How we cite our quotes:
There was no love lost between [Hurstwood and his wife]. There was no great feeling of dissatisfaction. Her opinion on any subject was not startling. They did not talk enough together to come to the argument of any one point. In the accepted and popular phrase, she had her ideas and he had his. (9.47)
Uh, hello? Is it not weird that there's "no love lost" between these two and they don't seem to communicate at all yet "there was no great feeling of dissatisfaction?" On what planet is this a satisfying marriage?
Such an atmosphere could hardly come under the category of home life. It ran along by force of habit, by force of conventional opinion. With the lapse of time it must necessarily become dryer and dryer—must eventually be tinder, easily lighted and destroyed. (9.67)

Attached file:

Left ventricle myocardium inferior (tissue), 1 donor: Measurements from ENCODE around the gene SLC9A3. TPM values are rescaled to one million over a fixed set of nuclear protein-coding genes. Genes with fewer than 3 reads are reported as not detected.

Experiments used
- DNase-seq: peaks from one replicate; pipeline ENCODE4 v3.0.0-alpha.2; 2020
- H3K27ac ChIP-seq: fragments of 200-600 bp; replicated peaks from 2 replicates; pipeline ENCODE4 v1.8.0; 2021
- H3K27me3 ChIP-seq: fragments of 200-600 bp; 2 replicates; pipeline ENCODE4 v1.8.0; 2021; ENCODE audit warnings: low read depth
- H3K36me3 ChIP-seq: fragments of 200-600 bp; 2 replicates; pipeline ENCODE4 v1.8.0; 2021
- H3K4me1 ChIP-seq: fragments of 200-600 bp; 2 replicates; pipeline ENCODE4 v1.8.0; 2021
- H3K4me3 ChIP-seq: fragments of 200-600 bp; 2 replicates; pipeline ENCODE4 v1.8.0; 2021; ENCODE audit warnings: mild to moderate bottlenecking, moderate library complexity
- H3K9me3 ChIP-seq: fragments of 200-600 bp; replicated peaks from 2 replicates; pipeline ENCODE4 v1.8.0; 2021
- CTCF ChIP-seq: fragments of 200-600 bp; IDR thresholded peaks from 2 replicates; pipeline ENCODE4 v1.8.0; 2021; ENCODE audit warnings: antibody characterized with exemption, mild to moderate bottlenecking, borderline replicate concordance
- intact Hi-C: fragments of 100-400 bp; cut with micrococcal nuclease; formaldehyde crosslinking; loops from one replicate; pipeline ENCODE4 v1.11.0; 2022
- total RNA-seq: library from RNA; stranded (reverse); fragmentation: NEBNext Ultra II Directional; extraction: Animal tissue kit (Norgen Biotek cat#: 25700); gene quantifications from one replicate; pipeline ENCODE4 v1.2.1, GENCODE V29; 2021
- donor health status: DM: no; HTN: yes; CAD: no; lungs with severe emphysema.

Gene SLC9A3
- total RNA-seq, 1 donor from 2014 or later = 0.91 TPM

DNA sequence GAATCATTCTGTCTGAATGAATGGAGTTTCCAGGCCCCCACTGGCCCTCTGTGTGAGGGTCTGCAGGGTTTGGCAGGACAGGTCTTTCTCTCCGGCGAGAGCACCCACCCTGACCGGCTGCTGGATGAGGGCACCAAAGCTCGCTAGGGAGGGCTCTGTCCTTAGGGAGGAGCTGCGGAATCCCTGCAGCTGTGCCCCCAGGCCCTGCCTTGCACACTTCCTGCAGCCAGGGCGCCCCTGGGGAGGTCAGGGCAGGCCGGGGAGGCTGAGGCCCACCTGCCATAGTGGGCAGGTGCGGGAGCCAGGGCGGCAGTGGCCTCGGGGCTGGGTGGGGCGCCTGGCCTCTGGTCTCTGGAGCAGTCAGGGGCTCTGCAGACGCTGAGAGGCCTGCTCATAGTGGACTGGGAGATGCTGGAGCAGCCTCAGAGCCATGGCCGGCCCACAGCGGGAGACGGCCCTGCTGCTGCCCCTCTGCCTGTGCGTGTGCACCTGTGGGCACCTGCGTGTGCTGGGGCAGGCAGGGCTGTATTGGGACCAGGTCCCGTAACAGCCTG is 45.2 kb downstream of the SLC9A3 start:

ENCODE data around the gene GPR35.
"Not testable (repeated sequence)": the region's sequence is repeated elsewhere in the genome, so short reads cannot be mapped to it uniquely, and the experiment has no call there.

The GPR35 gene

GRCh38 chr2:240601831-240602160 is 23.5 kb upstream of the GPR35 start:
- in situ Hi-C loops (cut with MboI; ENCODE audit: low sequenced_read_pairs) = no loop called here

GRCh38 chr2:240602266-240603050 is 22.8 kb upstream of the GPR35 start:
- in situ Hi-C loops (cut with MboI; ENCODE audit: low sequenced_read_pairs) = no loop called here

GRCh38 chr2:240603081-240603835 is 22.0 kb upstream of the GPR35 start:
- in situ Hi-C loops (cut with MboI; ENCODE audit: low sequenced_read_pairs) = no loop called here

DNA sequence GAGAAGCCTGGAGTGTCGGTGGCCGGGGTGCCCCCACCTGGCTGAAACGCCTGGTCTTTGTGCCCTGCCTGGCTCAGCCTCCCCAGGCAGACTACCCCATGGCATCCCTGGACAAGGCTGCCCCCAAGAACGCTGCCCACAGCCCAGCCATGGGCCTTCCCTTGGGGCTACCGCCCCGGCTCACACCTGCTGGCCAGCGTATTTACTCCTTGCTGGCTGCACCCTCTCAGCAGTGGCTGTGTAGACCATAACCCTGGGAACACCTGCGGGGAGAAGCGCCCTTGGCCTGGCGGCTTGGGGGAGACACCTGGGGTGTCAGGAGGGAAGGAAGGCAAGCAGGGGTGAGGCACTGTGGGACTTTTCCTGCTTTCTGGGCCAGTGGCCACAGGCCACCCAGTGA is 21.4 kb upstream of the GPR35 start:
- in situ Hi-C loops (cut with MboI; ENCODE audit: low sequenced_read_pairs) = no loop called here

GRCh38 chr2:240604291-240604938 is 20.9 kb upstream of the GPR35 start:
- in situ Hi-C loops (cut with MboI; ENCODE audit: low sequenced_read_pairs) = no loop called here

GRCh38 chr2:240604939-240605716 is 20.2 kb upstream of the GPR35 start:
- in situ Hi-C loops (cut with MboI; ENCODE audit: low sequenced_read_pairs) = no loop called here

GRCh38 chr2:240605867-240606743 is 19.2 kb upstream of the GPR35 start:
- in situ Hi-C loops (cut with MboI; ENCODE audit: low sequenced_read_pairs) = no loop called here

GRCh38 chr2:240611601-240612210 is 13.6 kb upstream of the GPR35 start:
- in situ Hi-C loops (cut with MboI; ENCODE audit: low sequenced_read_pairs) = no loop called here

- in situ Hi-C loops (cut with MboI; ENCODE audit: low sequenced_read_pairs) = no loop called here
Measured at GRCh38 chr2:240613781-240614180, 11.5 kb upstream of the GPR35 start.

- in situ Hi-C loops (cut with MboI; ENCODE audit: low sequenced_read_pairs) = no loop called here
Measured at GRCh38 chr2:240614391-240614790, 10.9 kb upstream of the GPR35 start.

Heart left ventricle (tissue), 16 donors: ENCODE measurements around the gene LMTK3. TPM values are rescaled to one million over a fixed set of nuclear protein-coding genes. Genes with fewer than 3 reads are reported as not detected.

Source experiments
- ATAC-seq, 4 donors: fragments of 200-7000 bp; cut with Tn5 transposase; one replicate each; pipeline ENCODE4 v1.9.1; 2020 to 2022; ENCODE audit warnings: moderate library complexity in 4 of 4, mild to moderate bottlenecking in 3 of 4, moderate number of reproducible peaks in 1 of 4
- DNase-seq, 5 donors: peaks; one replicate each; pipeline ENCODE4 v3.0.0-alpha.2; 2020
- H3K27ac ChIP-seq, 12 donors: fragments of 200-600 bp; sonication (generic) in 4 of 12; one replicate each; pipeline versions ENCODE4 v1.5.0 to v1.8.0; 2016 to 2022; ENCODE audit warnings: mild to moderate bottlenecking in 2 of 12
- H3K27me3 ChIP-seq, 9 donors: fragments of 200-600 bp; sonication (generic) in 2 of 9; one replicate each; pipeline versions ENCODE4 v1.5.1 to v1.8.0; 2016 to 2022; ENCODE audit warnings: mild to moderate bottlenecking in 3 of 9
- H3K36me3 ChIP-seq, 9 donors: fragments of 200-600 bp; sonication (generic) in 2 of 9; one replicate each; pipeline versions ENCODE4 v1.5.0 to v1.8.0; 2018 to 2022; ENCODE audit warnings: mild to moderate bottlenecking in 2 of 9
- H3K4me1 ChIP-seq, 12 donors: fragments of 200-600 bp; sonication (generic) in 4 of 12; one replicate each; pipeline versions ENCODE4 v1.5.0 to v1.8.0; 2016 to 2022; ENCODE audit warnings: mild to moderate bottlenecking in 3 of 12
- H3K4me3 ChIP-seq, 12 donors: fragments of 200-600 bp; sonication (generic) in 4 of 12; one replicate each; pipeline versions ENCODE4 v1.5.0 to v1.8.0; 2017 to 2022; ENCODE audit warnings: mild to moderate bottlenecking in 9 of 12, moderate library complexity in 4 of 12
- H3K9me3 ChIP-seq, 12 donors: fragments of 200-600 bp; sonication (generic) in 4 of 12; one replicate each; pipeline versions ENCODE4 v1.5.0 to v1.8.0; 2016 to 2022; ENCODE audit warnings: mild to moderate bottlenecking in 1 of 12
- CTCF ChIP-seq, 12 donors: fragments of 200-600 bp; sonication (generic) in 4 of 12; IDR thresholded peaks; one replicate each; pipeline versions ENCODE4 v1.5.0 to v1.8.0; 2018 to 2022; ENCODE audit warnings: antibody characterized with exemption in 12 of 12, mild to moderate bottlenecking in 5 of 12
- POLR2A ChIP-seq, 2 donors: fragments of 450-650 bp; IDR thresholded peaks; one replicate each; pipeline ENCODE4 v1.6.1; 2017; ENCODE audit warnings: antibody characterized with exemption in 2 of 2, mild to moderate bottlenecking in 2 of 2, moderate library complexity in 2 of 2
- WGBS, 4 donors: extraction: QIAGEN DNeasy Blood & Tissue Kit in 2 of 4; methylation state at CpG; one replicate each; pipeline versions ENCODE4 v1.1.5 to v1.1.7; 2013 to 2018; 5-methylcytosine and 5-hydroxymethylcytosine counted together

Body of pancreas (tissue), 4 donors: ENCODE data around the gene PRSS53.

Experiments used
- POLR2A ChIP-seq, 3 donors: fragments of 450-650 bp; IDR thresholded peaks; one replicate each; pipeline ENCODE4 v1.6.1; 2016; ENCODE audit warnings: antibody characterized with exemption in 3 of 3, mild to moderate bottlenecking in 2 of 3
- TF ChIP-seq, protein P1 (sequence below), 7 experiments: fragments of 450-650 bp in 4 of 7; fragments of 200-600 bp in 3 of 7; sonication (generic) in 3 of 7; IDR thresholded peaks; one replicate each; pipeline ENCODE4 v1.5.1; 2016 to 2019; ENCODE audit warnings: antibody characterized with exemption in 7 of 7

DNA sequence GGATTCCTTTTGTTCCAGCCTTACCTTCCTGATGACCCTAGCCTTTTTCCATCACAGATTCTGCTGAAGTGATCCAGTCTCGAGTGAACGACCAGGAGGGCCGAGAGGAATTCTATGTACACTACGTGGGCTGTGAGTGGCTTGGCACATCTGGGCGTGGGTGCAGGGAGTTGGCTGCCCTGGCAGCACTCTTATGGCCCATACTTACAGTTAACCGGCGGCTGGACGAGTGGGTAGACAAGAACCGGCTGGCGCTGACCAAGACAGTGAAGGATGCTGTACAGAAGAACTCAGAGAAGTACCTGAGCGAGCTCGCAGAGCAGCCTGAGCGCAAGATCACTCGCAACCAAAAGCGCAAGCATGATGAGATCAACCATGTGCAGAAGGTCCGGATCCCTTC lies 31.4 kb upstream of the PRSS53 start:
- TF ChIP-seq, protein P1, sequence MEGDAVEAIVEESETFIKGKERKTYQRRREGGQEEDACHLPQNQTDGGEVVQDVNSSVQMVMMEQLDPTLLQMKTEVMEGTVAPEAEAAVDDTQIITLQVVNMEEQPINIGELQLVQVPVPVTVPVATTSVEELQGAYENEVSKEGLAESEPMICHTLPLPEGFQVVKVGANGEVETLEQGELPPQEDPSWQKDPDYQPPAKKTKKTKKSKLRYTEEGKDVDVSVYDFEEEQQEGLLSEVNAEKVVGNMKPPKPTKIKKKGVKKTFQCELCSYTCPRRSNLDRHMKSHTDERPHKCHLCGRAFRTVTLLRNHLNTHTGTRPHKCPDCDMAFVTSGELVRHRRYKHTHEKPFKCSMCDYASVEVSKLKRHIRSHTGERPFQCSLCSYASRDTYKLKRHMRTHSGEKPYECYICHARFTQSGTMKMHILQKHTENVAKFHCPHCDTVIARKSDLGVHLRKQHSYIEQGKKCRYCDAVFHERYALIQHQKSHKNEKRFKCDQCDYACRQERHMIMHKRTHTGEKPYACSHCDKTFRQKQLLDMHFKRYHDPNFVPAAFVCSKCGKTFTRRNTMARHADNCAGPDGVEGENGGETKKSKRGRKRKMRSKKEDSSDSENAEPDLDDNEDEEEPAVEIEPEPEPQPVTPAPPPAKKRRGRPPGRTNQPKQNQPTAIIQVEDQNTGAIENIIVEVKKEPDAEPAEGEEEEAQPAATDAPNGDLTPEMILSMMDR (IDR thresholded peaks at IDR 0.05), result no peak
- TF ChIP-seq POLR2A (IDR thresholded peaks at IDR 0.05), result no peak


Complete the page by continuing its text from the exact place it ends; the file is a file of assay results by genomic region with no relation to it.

The metaphor here likening Hurstwood's marriage to tinder creates a truly vivid image of how time acts upon the flimsy foundations of their relationship to eventually result in utter destruction and devastation. (Hey, Dreiser—not bad for a hippopotamus.)
"[Mrs. Hurstwood] was too calculating to jeopardise any advantage she might gain in the way of information by fruitless clamour. Her wrath would never wreak itself in one fell blow […] She still took a faint pride in [Hurstwood], which was augmented by her desire to have her social integrity maintained. (12.1-2)
We've got to wonder whether train wreck marriages like the Hurstwoods's were, in part, products of an era in which women's access to social, economic, and political power was limited. For instance, Mrs. Hurstwood is so calculating and manipulative that she might have actually had a decent career in the business world. With no such professional outlet for her skills, she exercises them in her marriage instead, with disastrous results.